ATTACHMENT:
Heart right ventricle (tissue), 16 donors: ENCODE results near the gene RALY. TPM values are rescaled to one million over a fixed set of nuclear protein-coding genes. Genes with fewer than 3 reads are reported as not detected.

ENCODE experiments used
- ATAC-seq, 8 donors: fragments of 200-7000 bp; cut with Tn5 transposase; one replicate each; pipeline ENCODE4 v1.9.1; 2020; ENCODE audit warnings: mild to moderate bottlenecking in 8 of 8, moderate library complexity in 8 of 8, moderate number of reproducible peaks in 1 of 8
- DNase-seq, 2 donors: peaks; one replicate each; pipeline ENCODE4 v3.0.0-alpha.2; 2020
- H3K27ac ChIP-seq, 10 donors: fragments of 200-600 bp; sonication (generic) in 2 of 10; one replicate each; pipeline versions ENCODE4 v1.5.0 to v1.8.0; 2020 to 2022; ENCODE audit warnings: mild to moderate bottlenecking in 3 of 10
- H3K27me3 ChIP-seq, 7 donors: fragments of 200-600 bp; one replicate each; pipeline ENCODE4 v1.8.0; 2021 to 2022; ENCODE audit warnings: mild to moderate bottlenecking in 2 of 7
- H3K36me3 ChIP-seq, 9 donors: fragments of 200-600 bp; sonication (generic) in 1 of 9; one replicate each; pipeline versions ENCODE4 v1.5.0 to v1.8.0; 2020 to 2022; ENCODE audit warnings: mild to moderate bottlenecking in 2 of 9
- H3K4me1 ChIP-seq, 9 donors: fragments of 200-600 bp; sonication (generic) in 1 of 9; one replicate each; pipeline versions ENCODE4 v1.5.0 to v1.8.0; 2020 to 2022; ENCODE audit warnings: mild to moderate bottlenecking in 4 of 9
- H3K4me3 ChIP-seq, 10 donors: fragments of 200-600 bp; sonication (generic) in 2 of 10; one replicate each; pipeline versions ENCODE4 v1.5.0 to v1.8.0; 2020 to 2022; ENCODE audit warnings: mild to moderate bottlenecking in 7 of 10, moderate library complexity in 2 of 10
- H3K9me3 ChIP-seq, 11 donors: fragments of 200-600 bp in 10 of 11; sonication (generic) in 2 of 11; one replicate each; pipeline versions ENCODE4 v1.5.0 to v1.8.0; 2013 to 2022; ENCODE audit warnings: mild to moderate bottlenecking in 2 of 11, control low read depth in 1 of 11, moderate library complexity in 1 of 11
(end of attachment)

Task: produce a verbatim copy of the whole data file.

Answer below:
Heart right ventricle (tissue), 16 donors: ENCODE results near the gene RALY. TPM values are rescaled to one million over a fixed set of nuclear protein-coding genes. Genes with fewer than 3 reads are reported as not detected.

ENCODE experiments used
- ATAC-seq, 8 donors: fragments of 200-7000 bp; cut with Tn5 transposase; one replicate each; pipeline ENCODE4 v1.9.1; 2020; ENCODE audit warnings: mild to moderate bottlenecking in 8 of 8, moderate library complexity in 8 of 8, moderate number of reproducible peaks in 1 of 8
- DNase-seq, 2 donors: peaks; one replicate each; pipeline ENCODE4 v3.0.0-alpha.2; 2020
- H3K27ac ChIP-seq, 10 donors: fragments of 200-600 bp; sonication (generic) in 2 of 10; one replicate each; pipeline versions ENCODE4 v1.5.0 to v1.8.0; 2020 to 2022; ENCODE audit warnings: mild to moderate bottlenecking in 3 of 10
- H3K27me3 ChIP-seq, 7 donors: fragments of 200-600 bp; one replicate each; pipeline ENCODE4 v1.8.0; 2021 to 2022; ENCODE audit warnings: mild to moderate bottlenecking in 2 of 7
- H3K36me3 ChIP-seq, 9 donors: fragments of 200-600 bp; sonication (generic) in 1 of 9; one replicate each; pipeline versions ENCODE4 v1.5.0 to v1.8.0; 2020 to 2022; ENCODE audit warnings: mild to moderate bottlenecking in 2 of 9
- H3K4me1 ChIP-seq, 9 donors: fragments of 200-600 bp; sonication (generic) in 1 of 9; one replicate each; pipeline versions ENCODE4 v1.5.0 to v1.8.0; 2020 to 2022; ENCODE audit warnings: mild to moderate bottlenecking in 4 of 9
- H3K4me3 ChIP-seq, 10 donors: fragments of 200-600 bp; sonication (generic) in 2 of 10; one replicate each; pipeline versions ENCODE4 v1.5.0 to v1.8.0; 2020 to 2022; ENCODE audit warnings: mild to moderate bottlenecking in 7 of 10, moderate library complexity in 2 of 10
- H3K9me3 ChIP-seq, 11 donors: fragments of 200-600 bp in 10 of 11; sonication (generic) in 2 of 11; one replicate each; pipeline versions ENCODE4 v1.5.0 to v1.8.0; 2013 to 2022; ENCODE audit warnings: mild to moderate bottlenecking in 2 of 11, control low read depth in 1 of 11, moderate library complexity in 1 of 11